Leading financial services and tech execs say that in 2015, technology will change many things, from the way they hire personnel to the way they make loans to the way they package products. Upcoming projects — ranging from small to big — will improve the customer experience at a time when the lines between banks and technology companies continue to blur.

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Banks Will Seek Tech-Savvy Staff
Jim Simpson, a tech exec at City Bank Texas, believes 2015 will mark the year banks across the nation will evolve their hiring practices to ask potential candidates about their mobile app habits. The end goal? Seek out digital gurus regardless of the position."It's a non-traditional way to hire a bank executive," Simpson said. "I think banks will now start chasing more of a digital native employee."Already, the Lubbock, Texas, bank has started asking potential customer service reps about their mobile app preferences as it looks for people who can answer customers' questions about, say, where the camera icon is in the latest operating system update.

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Channels Will Be Connected
Tom Kunz, head of digital banking for PNC Banks, predicts banks will continue to work at connecting their varied channels together, to provide the elusive omnichannel experience."Many banks have multiple channels but they are not real well-connected across any portion of the customer experience," Kunz said. He expects the industry to invest heavily in improving customer interactions across channels in coming months. They'll get closer to the point where their customers can start their research online and wrap up the deal in a branch without having to repeatedly spit out the same data.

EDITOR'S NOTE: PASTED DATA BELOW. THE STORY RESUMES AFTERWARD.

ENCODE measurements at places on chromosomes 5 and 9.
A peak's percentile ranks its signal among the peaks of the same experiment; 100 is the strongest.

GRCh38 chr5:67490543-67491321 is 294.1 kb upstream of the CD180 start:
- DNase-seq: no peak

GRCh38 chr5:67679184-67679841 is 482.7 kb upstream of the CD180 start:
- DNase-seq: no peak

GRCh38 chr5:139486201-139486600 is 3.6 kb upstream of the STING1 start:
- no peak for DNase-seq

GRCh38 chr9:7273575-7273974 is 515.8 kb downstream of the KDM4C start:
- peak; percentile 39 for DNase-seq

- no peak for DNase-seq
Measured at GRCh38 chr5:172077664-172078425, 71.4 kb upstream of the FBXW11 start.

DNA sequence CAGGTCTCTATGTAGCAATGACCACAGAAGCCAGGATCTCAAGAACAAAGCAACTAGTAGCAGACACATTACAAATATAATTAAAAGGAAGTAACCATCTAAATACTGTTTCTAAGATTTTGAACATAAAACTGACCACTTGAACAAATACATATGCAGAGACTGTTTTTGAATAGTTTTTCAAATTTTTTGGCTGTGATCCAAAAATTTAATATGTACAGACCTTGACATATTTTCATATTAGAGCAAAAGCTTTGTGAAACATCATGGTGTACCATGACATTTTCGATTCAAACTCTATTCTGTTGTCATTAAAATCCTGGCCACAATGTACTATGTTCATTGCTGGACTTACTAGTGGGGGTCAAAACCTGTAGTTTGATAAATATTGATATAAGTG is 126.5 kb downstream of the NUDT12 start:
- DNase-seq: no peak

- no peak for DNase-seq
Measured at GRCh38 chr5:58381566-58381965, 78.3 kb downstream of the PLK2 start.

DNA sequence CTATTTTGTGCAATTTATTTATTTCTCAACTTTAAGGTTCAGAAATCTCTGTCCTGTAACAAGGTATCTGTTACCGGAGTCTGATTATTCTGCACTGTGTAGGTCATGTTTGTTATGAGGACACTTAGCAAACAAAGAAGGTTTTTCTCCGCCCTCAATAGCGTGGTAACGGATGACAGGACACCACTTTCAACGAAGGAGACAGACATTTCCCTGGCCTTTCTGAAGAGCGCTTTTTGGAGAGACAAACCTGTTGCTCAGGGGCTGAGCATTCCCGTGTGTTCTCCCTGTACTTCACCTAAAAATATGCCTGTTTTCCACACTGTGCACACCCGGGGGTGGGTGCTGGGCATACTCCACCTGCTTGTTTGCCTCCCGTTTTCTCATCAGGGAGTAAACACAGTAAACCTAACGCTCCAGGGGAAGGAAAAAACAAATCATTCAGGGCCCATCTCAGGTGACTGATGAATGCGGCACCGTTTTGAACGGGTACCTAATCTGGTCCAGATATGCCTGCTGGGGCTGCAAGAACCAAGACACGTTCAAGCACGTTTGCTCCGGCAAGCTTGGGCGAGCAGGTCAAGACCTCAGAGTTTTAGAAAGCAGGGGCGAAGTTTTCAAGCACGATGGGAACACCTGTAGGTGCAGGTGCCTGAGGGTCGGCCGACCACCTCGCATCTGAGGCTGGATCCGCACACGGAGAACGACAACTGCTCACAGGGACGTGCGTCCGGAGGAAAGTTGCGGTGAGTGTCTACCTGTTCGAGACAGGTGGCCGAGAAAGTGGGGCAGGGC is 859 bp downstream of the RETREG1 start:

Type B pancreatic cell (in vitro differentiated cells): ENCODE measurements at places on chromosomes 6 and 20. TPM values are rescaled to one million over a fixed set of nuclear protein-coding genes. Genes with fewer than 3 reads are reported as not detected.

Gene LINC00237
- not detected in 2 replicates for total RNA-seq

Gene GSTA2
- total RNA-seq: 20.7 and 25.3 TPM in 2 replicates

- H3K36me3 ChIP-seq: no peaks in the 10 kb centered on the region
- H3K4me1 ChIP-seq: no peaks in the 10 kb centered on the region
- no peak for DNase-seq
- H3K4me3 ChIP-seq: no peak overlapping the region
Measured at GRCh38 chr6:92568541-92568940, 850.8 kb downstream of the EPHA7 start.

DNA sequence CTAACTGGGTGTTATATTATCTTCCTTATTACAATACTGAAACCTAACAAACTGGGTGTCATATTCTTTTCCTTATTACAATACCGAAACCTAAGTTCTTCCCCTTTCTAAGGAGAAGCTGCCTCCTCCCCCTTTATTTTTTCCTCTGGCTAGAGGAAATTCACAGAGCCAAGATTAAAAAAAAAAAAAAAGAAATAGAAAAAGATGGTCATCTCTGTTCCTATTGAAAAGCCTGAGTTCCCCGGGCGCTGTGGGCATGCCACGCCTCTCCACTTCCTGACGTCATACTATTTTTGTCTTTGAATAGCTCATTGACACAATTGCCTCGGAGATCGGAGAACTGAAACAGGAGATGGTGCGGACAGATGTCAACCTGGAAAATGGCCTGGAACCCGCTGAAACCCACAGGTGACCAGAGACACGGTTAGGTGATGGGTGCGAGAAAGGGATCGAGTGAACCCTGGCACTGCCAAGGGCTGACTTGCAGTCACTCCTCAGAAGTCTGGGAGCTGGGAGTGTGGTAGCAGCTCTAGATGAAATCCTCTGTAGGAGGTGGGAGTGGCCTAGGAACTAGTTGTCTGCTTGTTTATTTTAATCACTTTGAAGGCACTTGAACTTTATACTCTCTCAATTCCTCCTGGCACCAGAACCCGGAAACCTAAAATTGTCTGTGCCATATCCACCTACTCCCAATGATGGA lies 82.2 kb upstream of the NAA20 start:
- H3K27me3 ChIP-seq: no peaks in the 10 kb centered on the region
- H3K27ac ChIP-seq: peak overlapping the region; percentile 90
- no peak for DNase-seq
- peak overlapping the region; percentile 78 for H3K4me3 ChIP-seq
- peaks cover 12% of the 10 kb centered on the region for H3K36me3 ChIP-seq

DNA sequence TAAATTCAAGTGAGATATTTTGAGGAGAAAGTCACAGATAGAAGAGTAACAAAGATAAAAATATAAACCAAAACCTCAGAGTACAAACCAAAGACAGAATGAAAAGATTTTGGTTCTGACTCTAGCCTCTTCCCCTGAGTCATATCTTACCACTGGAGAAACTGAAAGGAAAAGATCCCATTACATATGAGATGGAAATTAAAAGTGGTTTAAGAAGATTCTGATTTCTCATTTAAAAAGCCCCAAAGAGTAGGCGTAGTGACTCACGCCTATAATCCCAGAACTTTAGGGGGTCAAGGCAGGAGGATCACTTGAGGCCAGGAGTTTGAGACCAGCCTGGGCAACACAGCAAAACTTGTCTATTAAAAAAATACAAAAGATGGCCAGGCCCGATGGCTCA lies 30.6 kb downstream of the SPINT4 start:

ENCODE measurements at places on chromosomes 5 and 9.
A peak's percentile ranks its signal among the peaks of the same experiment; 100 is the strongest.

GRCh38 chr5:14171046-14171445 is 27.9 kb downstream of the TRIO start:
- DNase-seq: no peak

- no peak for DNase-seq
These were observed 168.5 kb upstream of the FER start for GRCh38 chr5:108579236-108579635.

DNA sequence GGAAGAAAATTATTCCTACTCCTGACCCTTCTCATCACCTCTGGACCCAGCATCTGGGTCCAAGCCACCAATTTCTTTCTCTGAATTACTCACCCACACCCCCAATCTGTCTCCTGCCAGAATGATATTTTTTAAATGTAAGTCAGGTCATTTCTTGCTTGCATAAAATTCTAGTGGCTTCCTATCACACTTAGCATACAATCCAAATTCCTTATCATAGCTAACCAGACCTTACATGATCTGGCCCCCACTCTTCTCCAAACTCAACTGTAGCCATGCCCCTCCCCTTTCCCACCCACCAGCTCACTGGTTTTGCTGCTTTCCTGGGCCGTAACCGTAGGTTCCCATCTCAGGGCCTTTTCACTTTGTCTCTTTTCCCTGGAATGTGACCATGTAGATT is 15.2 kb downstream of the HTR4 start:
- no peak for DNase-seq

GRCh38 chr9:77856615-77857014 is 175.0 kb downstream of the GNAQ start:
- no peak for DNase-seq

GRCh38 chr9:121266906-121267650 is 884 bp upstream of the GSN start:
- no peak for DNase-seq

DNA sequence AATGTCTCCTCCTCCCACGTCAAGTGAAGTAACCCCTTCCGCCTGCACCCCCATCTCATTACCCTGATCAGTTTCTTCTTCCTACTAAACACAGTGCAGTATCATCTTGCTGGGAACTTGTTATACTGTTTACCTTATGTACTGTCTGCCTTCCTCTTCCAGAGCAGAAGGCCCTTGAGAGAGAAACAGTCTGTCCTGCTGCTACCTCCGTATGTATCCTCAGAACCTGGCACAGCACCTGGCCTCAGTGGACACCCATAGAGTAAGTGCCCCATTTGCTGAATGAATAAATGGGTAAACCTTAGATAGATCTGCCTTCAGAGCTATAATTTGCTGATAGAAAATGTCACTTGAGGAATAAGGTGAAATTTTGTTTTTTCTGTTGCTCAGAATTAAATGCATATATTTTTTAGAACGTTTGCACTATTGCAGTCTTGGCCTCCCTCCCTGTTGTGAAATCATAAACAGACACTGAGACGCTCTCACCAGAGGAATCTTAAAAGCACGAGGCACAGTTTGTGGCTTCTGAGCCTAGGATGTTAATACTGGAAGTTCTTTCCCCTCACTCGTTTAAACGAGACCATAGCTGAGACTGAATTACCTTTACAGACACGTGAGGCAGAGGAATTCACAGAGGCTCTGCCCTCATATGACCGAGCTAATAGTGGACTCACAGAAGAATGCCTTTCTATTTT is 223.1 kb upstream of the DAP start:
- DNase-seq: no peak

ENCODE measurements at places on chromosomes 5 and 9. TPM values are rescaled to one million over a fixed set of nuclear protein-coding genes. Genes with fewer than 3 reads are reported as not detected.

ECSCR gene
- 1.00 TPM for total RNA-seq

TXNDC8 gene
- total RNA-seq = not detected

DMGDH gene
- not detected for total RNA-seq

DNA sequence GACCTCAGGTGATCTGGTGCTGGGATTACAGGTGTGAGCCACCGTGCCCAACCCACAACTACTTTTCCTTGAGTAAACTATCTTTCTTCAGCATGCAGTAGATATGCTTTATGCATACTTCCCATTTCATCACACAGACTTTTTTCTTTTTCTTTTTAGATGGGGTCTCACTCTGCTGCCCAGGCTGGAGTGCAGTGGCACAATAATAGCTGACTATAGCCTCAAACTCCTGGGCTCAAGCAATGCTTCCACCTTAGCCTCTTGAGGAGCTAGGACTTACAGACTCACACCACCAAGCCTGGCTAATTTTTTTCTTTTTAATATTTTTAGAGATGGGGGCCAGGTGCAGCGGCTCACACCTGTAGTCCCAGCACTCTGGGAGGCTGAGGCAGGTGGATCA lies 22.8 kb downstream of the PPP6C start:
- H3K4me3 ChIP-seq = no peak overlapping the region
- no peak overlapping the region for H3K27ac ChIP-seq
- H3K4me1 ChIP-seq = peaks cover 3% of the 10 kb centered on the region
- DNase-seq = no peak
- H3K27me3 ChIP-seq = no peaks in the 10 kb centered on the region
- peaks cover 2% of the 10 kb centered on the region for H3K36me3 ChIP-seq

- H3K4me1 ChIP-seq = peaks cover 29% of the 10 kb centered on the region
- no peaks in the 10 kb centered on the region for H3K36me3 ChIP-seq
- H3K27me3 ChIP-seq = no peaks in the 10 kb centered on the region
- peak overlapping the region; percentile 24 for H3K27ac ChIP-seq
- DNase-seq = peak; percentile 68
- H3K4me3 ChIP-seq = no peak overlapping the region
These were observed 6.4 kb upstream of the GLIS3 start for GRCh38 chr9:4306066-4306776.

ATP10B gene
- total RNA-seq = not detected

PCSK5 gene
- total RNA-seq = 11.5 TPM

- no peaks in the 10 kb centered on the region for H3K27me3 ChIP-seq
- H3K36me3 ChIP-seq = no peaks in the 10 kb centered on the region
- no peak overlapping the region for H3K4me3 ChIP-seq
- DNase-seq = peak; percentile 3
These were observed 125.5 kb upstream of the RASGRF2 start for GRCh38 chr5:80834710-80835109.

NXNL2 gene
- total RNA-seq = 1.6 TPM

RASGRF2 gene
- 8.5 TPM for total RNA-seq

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More Mobile Banking Apps Will Use Touch ID
Apple's Touch ID, which lets people authenticate themselves with their finger, has already been incorporated in apps from American Express, BBVA's Simple and Tangerine in Canada.

Bankers and analysts believe the use of biometrics like Touch ID to authenticate customers will move from tests to wider rollouts in 2015 because, unlike in years past, the authentication method no longer requires separate hardware.

"Biometrics gives the opportunity to provide security in a seamless way," said Charaka Kithulegoda, the chief information officer at Tangerine.

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Employee Training Will Get a Tech Upgrade
Instead of learning on the job or by reading manuals, bank employee training will be assisted with highly visual content, according to Tom Kunz at PNC. Today's world "requires a different DNA in how you communicate" — on a bank website, for example — to reach millennials who grew up with Instagram and Facebook. This need extends into internal training, he said."Talent and how you train an employee is not a binder or an electronic version of text," said Kunz.

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Digital Marketing Will Become More People-Oriented
As transactions within the branch continue to decrease, banks are expected to spend more of their marketing budgets on digital and video messaging.AJ Jaggi, business architect at viral marketing specialist firm ViralGains, said digital content that authentically captures human emotions has performed well for brands from American Greeting to JetBlue to TD Bank and he expects the technique to be deployed by other banks in the coming months.